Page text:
Having the property go up in value while you own it has historically been the most profitable part about owning real estate. However, as we’ve seen recently, real estate can also go DOWN in value, too. Leverage (your bank loan in this case) is a double-edged sword. It can increase your rate of return if you buy in an appreciating area, but it can also increase your rate of loss when your property goes down in value.
For a realistic, low-risk property investment, plan to hold your residential real estate investments for at least 5 years. This should give you the ability to weather the ups and downs in the market so you can see at a time when it makes sense, from a profit standpoint. Each month when you make that mortgage payment to the bank, a tiny portion of it is going to reduce the balance of your loan.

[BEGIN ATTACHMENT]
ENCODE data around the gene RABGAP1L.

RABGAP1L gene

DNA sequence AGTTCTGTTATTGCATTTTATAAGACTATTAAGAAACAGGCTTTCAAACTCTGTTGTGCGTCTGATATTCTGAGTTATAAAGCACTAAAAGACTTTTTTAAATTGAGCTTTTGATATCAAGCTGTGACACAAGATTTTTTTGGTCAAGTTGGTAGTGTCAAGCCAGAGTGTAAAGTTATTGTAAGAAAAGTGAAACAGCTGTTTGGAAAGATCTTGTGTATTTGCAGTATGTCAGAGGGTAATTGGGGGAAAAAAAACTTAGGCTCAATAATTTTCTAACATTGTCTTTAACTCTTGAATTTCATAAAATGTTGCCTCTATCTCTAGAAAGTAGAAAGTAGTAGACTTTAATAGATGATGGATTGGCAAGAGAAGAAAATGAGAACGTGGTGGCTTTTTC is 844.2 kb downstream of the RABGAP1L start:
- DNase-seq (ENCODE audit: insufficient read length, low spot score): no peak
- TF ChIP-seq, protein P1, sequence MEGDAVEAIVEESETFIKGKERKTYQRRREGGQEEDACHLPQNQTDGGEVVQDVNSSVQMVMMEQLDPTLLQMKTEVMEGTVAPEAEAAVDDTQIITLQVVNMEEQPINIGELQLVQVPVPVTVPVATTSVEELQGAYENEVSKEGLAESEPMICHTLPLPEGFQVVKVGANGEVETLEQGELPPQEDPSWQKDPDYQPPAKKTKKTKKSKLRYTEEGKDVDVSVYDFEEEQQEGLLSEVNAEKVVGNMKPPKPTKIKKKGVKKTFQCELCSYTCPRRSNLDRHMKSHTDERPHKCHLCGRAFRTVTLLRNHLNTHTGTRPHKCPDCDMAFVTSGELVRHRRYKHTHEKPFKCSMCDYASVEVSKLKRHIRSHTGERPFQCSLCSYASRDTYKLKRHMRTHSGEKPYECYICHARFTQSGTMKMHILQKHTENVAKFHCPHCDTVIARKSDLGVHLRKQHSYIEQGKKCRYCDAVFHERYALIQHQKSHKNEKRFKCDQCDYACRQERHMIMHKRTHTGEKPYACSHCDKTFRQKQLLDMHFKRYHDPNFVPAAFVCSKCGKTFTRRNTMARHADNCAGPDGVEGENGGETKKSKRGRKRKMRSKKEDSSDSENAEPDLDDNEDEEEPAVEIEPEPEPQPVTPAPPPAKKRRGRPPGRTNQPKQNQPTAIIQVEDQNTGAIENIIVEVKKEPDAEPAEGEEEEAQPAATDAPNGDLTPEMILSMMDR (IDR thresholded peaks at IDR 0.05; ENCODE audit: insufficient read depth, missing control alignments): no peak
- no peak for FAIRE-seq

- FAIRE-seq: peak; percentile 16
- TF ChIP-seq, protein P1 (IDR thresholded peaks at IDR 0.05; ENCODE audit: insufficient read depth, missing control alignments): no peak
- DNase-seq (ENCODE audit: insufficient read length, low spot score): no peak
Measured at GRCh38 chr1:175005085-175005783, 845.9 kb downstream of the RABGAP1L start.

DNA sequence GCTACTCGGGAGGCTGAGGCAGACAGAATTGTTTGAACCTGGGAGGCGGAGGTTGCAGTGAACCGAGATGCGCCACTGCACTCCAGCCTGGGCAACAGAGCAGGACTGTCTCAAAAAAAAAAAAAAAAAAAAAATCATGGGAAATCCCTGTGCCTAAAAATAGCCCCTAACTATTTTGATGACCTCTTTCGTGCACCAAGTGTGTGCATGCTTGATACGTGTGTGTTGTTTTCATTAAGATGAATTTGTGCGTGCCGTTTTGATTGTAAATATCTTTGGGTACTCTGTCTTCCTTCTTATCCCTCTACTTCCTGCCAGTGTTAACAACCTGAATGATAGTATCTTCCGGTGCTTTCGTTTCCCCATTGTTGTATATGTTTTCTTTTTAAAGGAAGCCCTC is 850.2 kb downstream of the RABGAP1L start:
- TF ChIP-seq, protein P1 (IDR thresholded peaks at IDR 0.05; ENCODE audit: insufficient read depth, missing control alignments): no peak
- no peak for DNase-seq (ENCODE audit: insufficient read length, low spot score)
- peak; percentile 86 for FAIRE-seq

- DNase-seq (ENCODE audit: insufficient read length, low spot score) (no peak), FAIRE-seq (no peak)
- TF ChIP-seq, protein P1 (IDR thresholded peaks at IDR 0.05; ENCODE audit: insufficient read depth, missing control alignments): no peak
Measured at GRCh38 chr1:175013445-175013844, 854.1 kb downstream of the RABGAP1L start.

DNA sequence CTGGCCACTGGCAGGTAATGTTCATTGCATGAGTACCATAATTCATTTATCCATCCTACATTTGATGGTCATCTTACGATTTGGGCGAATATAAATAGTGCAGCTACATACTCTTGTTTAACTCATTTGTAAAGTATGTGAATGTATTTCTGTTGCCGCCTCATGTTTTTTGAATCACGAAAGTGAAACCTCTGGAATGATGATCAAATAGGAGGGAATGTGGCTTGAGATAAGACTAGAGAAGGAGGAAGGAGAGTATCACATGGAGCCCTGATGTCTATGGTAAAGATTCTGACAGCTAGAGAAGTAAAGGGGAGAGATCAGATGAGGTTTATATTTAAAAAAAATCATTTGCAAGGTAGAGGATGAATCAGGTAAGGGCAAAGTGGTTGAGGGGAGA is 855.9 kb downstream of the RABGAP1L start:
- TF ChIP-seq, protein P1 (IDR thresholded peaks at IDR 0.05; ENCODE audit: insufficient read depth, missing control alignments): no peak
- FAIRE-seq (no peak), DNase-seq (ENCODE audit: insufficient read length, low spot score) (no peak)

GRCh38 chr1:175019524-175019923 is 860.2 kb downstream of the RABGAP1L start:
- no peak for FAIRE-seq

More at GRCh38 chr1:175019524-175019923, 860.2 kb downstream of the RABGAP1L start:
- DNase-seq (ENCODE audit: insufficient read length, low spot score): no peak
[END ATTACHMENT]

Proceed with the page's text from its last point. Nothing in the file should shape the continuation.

Because of the way mortgages are structured, a normally amortizing loan has a very small amount of debt pay down at the beginning, but if you do manage to keep the loan in place for a number of years, you’ll see that as you get closer to the end of the loan term, more and more of your principle is being used to retire the debt.